It is however more relevant for athletes in power sports than the average Joe or Jane. And it's much harder to fit into the tighter schedules of working professionals.

2. The Medium System

AKA: Glycolytic System (Lactic Anaerobic Energy System)

The glycolytic system or your sugar system, still requires energy expenditure in an environment without oxygen like the ATP-CP system. But after that initial 10-12 seconds the body basically starts utilizing simple carbohydrates (glucose) as a fuel source, rather than pure ATP.

Sugar requires some breakdown and chemical changes to occur for this system to be effective and training this system leads to a better utilization of glucose and a greater duration of exercise at a higher intensity.

This system is predominantly used in Power Sports like Soccer, Basketball, Hockey, Rugby, and 200m, 400m, 800m track events.

The downside?

Lactic Acid build-up, which isn’t as bad as most people think – it's actually a fuel source for this system. Eventually it will disallow you from continuing at that intensity because your body produces more of it than can be utilized.

This is also often referred to as the Lactate Threshold or Anaerobic Threshold (whatever you want to call it). It's that moment in time when supply outstripes demand. I guess?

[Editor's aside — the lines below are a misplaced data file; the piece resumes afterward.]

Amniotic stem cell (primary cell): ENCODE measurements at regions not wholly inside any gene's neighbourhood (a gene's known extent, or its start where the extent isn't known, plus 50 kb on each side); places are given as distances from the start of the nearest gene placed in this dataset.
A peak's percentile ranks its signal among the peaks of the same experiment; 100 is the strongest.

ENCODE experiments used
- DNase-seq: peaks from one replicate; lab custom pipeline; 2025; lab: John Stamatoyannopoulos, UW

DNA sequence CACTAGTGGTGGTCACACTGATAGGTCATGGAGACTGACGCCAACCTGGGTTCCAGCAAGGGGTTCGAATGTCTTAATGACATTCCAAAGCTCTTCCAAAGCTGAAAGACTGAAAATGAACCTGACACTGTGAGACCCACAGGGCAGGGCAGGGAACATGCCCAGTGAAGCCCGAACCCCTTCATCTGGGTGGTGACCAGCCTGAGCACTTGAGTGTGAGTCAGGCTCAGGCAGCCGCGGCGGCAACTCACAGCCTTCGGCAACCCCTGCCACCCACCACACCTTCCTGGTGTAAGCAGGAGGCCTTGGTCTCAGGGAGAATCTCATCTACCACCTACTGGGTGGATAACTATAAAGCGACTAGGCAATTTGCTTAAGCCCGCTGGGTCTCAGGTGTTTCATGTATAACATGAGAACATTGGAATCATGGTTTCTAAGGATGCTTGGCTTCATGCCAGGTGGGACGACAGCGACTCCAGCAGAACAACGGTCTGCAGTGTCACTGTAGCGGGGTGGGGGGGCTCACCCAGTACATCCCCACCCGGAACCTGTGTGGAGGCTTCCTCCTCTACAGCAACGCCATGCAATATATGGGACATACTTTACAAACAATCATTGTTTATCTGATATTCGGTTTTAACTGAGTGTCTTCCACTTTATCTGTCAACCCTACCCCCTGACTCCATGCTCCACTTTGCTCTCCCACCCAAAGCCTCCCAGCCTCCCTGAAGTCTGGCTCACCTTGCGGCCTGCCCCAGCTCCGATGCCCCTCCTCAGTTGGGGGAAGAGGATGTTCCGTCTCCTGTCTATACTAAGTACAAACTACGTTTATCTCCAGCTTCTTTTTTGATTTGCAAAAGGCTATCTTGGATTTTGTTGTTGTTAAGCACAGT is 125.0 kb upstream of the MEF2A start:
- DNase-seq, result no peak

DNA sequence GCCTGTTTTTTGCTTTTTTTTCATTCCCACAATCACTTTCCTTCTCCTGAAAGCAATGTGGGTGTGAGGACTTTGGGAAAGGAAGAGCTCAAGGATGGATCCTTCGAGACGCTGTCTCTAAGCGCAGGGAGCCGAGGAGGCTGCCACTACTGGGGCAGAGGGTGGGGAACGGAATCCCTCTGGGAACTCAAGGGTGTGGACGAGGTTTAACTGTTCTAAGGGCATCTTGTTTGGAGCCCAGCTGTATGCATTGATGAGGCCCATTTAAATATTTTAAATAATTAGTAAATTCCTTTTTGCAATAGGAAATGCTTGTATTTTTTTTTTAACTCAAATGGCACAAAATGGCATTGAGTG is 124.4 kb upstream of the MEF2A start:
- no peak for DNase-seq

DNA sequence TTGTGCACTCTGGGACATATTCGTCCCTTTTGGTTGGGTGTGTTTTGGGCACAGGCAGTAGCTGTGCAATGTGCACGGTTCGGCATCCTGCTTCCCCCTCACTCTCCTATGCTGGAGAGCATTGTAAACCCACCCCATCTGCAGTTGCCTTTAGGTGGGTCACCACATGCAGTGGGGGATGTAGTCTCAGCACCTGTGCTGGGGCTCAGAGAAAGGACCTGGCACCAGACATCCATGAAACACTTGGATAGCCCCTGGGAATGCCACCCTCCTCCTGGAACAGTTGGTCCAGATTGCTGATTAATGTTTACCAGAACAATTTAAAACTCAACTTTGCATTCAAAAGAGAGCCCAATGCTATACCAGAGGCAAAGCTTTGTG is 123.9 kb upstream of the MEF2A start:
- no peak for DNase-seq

Your body is good at dealing with it for about 90-120 seconds, depending on training, before it has to start utilizing the aerobic energy system and your power output has to drop.

If you want to deplete muscle and liver glycogen, this is the energy system you want to target with your training. And this is the HIIT training that everyone is talking about, although there is little carry over to the ATP-CP system.

The nice thing about this system is that recovery requirements are lower than the ATP-CP system. With a little bit of rest, you can repeat your performances and tax it pretty heavily.

Practically Speaking

A lot of moderate intensity lifting (8+ reps) does help develop this system, and might be a viable alternative for some.